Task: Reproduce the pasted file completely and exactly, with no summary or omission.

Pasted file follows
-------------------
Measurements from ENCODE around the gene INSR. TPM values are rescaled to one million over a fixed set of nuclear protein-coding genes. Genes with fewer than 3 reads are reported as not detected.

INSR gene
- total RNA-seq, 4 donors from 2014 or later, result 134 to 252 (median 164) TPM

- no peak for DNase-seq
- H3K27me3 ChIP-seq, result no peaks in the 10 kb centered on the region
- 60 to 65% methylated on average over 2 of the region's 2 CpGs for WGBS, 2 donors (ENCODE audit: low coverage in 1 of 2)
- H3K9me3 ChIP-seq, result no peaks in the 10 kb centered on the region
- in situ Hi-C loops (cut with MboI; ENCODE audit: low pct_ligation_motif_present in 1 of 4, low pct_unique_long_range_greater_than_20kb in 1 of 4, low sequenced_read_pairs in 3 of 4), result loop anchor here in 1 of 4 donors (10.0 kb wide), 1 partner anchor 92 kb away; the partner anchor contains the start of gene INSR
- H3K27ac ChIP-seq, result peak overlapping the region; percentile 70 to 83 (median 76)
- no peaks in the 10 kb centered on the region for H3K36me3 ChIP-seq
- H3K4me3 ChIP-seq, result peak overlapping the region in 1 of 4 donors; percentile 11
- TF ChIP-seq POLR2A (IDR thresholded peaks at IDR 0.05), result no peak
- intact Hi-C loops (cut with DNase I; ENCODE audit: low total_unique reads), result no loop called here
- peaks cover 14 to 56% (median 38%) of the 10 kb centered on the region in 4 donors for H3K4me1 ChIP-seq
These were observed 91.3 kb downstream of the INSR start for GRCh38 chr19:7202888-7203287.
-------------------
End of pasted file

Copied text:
Measurements from ENCODE around the gene INSR. TPM values are rescaled to one million over a fixed set of nuclear protein-coding genes. Genes with fewer than 3 reads are reported as not detected.

INSR gene
- total RNA-seq, 4 donors from 2014 or later, result 134 to 252 (median 164) TPM

- no peak for DNase-seq
- H3K27me3 ChIP-seq, result no peaks in the 10 kb centered on the region
- 60 to 65% methylated on average over 2 of the region's 2 CpGs for WGBS, 2 donors (ENCODE audit: low coverage in 1 of 2)
- H3K9me3 ChIP-seq, result no peaks in the 10 kb centered on the region
- in situ Hi-C loops (cut with MboI; ENCODE audit: low pct_ligation_motif_present in 1 of 4, low pct_unique_long_range_greater_than_20kb in 1 of 4, low sequenced_read_pairs in 3 of 4), result loop anchor here in 1 of 4 donors (10.0 kb wide), 1 partner anchor 92 kb away; the partner anchor contains the start of gene INSR
- H3K27ac ChIP-seq, result peak overlapping the region; percentile 70 to 83 (median 76)
- no peaks in the 10 kb centered on the region for H3K36me3 ChIP-seq
- H3K4me3 ChIP-seq, result peak overlapping the region in 1 of 4 donors; percentile 11
- TF ChIP-seq POLR2A (IDR thresholded peaks at IDR 0.05), result no peak
- intact Hi-C loops (cut with DNase I; ENCODE audit: low total_unique reads), result no loop called here
- peaks cover 14 to 56% (median 38%) of the 10 kb centered on the region in 4 donors for H3K4me1 ChIP-seq
These were observed 91.3 kb downstream of the INSR start for GRCh38 chr19:7202888-7203287.